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The Revolt of the Elites and the Betrayal of Democracy Paperback – January 17, 1996


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Product Details

  • Paperback: 276 pages
  • Publisher: W. W. Norton & Company; New edition edition (January 17, 1996)
  • Language: English
  • ISBN-10: 0393313719
  • ISBN-13: 978-0393313710
  • Product Dimensions: 8.2 x 5.5 x 0.9 inches
  • Shipping Weight: 12.6 ounces (View shipping rates and policies)
  • Average Customer Review: 3.8 out of 5 stars  See all reviews (17 customer reviews)
  • Amazon Best Sellers Rank: #480,118 in Books (See Top 100 in Books)

Editorial Reviews

From Publishers Weekly

Cultural critic Lasch, who passed away before this book was published, argues that American democracy is withering in the hands of professional and managerial elites who lack a sense of social and civic values.
Copyright 1996 Reed Business Information, Inc.

From Library Journal

If you don't think that democracies are being threatened from without by benevolent dictatorships, then maybe you'll agree that they are being threatened from within by self-serving elites. From the author of the best-selling The Culture of Narcissism (LJ 4/15/78), who completed this work shortly before his death.
Copyright 1994 Reed Business Information, Inc. --This text refers to an out of print or unavailable edition of this title.

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Most Helpful Customer Reviews

104 of 109 people found the following review helpful By Stephen M. Bainbridge on December 22, 2000
Format: Hardcover
In "the Revolt of the Elites" Christoper Lasch powerfully and persuasively contends that that the values and attitudes of professional and managerial elites and those of the working classes have dramatically diverged. Although the claim is controverted, many of us on the right (especially social conservatives) agree with the quasi-populist/communitarian notion that democracy works best when all members of society can participate in a world of upward mobility and of achievable status. In such a world, members of society will perceive themselves as belonging to the same team and care about ensuring that that team succeeds. But how can society achieve this sort of mutual interdependence if its members are not part of a community of shared values? As Christopher Lasch explains: "[T]he new elites, the professional classes in particular, regard the masses with mingled scorn and apprehension." For too many of these elites, the values of "Middle America" - a/k/a "fly-over country" - are mindless patriotism, religious fundamentalism, racism, homophobia, and retrograde views of women. "Middle Americans, as they appear to the makers of educated opinion, are hopelessly shabby, unfashionable, and provincial, ill informed about changes in taste or intellectual trends, addicted to trashy novels of romance and adventure, and stupefied by prolonged exposure to television. They are at once absurd and vaguely menacing." (28)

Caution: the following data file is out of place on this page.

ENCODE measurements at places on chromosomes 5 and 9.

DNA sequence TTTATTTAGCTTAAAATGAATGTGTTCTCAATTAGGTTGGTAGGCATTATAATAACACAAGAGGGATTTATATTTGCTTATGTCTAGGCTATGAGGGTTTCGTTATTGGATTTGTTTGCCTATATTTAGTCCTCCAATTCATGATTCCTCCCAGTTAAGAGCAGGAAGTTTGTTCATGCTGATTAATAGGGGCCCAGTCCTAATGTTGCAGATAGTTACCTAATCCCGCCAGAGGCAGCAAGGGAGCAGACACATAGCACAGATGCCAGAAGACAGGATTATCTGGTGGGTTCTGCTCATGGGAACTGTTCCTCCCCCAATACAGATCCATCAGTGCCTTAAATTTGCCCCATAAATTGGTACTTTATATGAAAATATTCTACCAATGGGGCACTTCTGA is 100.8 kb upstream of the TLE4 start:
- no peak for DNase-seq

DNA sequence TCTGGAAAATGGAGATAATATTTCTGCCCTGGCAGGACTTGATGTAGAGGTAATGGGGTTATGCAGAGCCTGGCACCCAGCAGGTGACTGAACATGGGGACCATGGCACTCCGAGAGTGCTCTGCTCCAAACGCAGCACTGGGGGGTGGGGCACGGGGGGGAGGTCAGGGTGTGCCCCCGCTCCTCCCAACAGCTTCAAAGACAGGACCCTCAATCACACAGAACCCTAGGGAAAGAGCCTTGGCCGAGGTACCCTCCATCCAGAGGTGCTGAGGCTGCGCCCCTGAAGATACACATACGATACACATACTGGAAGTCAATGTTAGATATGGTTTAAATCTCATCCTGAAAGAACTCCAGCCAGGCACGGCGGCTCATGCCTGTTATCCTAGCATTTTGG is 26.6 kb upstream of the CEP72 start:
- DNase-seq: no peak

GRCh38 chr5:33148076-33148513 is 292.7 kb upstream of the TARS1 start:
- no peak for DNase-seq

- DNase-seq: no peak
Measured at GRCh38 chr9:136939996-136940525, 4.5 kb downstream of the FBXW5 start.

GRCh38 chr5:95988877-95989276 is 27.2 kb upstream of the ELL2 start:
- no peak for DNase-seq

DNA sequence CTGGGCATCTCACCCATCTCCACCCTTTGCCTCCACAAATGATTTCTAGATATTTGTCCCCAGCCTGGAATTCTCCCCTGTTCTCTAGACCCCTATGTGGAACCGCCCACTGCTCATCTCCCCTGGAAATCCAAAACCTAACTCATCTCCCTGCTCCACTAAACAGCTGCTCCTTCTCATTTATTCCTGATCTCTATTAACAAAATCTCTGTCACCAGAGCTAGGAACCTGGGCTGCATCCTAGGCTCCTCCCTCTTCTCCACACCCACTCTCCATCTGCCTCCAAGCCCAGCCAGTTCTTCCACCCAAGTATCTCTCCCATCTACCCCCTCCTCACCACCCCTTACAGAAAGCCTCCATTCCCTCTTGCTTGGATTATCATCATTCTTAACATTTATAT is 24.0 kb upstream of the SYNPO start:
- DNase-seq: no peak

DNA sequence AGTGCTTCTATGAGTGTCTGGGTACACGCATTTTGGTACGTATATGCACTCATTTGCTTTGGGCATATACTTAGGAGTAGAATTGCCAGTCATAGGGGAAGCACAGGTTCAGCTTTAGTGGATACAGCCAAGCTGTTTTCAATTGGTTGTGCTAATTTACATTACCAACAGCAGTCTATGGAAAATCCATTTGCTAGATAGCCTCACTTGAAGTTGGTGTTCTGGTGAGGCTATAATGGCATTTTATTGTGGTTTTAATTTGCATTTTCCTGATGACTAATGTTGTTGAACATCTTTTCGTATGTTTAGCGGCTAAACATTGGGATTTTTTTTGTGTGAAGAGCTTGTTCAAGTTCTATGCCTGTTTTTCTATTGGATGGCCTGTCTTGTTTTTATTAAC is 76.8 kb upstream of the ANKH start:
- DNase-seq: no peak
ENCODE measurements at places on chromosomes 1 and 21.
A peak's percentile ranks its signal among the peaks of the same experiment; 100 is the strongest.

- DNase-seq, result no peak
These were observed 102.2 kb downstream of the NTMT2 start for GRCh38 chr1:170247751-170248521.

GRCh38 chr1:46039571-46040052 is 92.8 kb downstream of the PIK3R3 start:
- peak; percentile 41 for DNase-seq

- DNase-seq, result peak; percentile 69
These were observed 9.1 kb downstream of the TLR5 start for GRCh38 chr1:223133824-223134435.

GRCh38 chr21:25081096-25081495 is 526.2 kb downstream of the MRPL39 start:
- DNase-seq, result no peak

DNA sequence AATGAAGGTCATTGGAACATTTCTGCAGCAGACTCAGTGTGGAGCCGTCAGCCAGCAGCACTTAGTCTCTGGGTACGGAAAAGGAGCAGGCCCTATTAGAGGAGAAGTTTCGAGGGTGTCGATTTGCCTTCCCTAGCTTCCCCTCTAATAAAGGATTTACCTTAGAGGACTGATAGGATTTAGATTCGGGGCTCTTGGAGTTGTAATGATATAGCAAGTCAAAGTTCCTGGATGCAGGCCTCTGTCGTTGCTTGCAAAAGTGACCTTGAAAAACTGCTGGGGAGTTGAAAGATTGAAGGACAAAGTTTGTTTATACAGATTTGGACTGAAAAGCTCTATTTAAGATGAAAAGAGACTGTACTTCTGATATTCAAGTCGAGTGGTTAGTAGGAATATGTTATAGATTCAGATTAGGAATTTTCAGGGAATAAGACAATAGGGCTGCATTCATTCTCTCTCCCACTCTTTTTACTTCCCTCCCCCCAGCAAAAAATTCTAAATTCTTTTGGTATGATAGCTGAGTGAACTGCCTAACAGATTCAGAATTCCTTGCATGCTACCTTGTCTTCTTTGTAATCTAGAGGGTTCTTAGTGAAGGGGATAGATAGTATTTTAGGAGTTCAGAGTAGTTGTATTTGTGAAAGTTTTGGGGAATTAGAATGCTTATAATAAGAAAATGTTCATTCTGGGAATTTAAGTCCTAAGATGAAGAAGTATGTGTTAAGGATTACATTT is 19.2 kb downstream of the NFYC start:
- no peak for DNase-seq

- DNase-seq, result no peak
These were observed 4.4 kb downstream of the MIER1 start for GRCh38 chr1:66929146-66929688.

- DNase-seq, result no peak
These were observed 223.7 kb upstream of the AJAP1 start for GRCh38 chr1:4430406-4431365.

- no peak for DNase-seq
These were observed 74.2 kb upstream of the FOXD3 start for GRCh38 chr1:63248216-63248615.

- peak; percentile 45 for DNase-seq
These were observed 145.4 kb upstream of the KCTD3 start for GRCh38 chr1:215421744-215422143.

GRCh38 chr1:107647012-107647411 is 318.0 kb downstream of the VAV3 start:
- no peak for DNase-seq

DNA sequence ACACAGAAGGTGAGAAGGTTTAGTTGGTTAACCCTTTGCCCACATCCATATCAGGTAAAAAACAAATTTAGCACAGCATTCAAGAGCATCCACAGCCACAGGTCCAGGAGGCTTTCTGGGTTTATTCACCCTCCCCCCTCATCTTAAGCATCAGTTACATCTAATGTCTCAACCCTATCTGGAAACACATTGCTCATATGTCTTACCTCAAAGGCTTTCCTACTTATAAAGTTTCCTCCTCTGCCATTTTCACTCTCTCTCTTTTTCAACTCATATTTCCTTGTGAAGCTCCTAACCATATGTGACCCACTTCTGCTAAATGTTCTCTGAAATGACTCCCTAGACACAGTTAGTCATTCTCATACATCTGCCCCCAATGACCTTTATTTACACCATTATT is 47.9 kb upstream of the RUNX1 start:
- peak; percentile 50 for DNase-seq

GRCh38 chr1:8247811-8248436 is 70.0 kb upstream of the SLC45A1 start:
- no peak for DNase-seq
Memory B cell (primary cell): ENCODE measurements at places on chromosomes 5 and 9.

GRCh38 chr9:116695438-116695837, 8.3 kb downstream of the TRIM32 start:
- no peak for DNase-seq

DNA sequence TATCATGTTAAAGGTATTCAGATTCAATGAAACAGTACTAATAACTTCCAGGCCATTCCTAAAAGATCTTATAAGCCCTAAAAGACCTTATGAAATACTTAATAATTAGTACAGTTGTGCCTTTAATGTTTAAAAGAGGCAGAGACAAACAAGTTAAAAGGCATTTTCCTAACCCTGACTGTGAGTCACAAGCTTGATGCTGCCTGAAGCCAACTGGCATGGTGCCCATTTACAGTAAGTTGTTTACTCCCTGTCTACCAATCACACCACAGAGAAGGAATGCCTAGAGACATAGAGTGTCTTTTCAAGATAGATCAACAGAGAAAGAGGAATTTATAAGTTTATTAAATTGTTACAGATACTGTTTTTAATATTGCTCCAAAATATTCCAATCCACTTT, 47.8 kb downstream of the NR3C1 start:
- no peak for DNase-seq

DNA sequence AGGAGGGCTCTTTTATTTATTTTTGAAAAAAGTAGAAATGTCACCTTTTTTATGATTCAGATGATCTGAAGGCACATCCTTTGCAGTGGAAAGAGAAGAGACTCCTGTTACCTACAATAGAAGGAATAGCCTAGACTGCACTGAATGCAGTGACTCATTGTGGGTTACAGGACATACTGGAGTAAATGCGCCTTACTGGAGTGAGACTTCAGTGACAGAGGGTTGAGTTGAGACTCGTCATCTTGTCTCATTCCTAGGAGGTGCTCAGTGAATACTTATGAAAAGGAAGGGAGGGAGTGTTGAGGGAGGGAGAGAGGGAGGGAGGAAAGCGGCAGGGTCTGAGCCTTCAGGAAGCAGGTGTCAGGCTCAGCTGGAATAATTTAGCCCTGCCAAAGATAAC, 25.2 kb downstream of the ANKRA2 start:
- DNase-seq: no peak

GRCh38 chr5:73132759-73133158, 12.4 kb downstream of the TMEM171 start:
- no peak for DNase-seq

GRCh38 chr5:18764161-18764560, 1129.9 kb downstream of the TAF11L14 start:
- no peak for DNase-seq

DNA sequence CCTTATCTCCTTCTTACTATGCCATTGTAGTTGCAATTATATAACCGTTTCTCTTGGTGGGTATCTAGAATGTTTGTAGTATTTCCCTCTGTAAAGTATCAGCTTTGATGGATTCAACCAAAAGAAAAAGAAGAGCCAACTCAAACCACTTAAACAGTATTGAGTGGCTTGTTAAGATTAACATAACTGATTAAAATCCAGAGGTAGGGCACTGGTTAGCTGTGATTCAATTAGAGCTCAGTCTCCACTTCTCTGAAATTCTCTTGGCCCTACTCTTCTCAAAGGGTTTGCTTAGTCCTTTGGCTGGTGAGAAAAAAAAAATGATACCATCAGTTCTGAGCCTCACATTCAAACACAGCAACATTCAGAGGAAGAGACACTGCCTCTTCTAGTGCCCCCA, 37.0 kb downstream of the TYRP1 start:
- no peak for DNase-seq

The tension between elite and non-elite attitudes is most pronounced with respect to religious belief.
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41 of 41 people found the following review helpful By Luciano Lupini on June 20, 2002
Format: Hardcover
This book is very interesting and provocative. Nobody seriously interested in political science, the structure of society and government, the need to reassess democracy and reconsider the roles of pressure groups, should overlook this last contribution by professor Lash.